(a) Upon submitting a bona fide request to a telecommunications carrier, each eligible rural health care provider is entitled to receive the most cost-effective, commercially-available telecommunications service at a rate no higher than the highest urban rate, as defined in § 54.605, at a distance not to exceed the distance between the eligible health care provider's site and the farthest point on the jurisdictional boundary of the city in that state with the largest population.

* * * * *
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7. Revise § 54.619 to read as follows:

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Audits and recordkeeping.

(a) Health care providers. Recordkeeping. Health care providers shall maintain for their purchases of services supported under this subpart documentation for five years from the end of the funding year sufficient to establish compliance with all rules in this subpart. Documentation must include, among other things, records of allocations for consortia and entities that engage in eligible and ineligible activities, if applicable.

(b) Production of records. Health care providers shall produce such records at the request of any auditor appointed by the Administrator or any other state or federal agency with jurisdiction.

(c) Random audits. Health care providers shall be subject to random compliance audits to ensure that requesters are complying with the certification requirements set forth in § 54.615(c) and are otherwise eligible to receive universal service support and that rates charged comply with the statute and regulations.

(d) Annual report. The Administrator shall use the information obtained under paragraphs (a), (b) and (c) of this section to evaluate the effects of the regulations adopted in this subpart and shall report its findings to the Commission on the first business day in May of each year.

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8. Revise § 54.621 to read as follows:

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Access to advanced telecommunications and information services.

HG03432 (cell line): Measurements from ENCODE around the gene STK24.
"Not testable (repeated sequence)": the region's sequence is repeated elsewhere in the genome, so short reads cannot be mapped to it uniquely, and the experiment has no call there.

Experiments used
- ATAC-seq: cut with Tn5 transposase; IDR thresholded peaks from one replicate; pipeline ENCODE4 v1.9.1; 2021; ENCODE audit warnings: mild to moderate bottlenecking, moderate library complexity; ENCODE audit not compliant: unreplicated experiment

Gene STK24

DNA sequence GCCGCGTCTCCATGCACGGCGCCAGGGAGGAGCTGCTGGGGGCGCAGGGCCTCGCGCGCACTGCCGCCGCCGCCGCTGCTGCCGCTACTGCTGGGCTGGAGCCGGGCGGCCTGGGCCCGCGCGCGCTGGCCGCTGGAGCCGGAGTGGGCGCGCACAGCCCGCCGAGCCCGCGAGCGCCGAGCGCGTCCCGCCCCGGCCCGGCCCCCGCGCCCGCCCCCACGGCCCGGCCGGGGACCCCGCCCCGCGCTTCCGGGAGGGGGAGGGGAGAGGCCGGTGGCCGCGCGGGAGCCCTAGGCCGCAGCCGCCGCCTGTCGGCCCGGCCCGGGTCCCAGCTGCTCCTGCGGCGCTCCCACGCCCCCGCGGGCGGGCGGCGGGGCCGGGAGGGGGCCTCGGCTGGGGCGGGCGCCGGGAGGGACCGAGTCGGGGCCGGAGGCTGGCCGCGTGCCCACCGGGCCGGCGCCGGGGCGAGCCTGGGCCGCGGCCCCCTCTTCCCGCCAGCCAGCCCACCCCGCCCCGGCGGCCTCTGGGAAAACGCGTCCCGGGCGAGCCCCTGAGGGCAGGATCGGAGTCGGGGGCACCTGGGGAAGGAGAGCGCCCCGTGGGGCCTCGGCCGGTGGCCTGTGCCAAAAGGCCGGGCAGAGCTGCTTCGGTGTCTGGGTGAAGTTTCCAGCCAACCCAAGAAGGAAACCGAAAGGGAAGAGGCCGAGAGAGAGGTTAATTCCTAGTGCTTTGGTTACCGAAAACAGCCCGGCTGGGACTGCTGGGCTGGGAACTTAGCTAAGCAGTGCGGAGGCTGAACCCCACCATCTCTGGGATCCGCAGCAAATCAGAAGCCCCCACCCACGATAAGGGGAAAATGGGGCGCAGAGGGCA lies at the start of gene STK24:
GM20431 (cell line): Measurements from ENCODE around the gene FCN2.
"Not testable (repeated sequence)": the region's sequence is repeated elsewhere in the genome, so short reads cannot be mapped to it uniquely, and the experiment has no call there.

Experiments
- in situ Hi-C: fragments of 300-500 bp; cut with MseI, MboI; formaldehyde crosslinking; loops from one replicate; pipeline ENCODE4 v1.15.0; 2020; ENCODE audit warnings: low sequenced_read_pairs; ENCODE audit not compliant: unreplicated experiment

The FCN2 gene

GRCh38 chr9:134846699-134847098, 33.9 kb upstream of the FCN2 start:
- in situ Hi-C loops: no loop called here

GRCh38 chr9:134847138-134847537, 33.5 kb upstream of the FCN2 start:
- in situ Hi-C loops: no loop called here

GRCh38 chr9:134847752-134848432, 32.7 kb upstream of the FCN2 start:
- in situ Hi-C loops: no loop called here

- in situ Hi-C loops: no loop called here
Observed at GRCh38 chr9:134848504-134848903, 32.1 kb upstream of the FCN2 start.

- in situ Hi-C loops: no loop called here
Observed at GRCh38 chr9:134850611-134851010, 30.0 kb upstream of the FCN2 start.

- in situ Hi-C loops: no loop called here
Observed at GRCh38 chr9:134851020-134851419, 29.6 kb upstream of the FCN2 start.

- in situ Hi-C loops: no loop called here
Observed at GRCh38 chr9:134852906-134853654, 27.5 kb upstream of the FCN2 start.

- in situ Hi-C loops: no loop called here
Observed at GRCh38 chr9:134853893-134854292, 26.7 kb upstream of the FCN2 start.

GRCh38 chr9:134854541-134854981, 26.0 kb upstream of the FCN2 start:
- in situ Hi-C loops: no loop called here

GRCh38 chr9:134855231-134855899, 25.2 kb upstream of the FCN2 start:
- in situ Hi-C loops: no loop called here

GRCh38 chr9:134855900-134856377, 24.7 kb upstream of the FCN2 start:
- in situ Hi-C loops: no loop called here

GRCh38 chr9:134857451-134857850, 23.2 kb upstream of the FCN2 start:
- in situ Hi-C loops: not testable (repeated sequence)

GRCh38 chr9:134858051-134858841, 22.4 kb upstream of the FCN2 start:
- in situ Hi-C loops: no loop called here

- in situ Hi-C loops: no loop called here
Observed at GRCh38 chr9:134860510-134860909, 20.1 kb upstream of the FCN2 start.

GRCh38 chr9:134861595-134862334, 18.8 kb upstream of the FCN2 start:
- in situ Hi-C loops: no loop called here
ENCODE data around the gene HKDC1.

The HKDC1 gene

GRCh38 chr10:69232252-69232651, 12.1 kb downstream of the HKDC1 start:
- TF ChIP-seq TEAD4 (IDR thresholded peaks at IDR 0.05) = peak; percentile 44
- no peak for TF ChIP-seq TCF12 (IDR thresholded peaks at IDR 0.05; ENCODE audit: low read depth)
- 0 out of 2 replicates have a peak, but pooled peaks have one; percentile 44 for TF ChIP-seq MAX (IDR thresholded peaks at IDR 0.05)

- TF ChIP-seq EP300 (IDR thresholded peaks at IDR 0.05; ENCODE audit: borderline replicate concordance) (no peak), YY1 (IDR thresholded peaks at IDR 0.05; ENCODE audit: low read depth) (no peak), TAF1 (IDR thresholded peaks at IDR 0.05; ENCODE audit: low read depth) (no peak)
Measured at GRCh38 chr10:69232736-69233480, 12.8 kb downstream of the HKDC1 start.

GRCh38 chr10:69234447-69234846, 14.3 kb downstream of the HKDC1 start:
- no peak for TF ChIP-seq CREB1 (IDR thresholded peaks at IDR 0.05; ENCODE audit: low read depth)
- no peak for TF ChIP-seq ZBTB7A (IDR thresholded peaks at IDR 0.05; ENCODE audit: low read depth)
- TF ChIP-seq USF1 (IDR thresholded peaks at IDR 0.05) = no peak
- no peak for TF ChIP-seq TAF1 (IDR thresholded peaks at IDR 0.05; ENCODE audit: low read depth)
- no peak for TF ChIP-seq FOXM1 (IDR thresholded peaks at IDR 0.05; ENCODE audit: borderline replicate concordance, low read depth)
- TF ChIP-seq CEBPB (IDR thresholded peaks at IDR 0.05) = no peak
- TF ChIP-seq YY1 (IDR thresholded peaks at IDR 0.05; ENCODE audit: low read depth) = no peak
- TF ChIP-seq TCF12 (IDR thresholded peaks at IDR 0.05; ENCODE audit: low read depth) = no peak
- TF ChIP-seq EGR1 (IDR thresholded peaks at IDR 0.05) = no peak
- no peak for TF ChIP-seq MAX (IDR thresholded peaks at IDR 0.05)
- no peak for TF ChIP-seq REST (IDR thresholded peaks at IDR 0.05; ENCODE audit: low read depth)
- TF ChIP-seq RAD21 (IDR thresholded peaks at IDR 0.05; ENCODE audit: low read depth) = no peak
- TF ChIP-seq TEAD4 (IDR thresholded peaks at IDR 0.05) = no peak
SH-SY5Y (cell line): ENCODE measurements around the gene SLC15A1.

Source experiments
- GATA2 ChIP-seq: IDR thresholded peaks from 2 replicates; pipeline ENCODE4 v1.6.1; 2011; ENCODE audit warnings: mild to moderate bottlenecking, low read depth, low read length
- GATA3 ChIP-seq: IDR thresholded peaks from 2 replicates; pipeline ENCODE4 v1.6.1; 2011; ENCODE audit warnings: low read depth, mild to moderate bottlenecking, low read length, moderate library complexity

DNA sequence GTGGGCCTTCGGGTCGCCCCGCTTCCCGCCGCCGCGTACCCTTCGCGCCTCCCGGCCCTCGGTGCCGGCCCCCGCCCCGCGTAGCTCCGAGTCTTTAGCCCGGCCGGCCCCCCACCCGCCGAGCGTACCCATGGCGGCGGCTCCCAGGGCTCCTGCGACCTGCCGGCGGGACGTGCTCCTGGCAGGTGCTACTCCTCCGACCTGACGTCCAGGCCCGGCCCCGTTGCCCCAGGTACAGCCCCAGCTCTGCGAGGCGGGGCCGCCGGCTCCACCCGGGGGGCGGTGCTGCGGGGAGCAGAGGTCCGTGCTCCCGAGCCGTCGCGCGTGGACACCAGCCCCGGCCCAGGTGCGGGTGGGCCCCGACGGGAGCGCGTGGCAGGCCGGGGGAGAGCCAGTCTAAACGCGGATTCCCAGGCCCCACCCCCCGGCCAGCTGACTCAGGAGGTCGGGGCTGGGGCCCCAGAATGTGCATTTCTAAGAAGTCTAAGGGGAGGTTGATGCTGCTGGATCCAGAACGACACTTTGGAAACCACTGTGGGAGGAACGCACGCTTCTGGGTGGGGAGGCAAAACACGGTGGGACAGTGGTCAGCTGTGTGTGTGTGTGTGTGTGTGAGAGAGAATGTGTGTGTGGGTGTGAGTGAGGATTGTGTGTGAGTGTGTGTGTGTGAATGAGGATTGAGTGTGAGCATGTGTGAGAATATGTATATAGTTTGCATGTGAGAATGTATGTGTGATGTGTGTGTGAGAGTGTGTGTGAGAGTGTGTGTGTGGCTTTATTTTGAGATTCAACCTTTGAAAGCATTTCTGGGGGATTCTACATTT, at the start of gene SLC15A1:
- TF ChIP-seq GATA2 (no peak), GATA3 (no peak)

(a) Twenty-five percent of the monthly cost of eligible Internet access shall be eligible for universal support. Health care providers shall certify that the Internet access selected is the most cost-effective method for their health care needs as defined in § 54.615(c)(7), and that purchase of the Internet access is reasonably related to the health care needs of the rural health care provider.

(b) Each eligible health care provider that cannot obtain toll-free access to an Internet service provider shall be entitled to receive the lesser of the toll charges incurred for 30 hours of access Start Printed Page 74504per month to an Internet service provider or $180 per month in toll charge credits for toll charges imposed for connecting to an Internet service provider.

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9. Amend § 54.625 by revising paragraph (a) to read as follows:

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Support for services beyond the maximum supported distance for rural health care providers.

(a) The maximum support distance is the distance from the health care provider to the farthest point on the jurisdictional boundary of the city in that state with the largest population, as calculated by the Administrator.

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[FR Doc. 03-31683 Filed 12-23-03; 8:45 am]

BILLING CODE 6712-01-P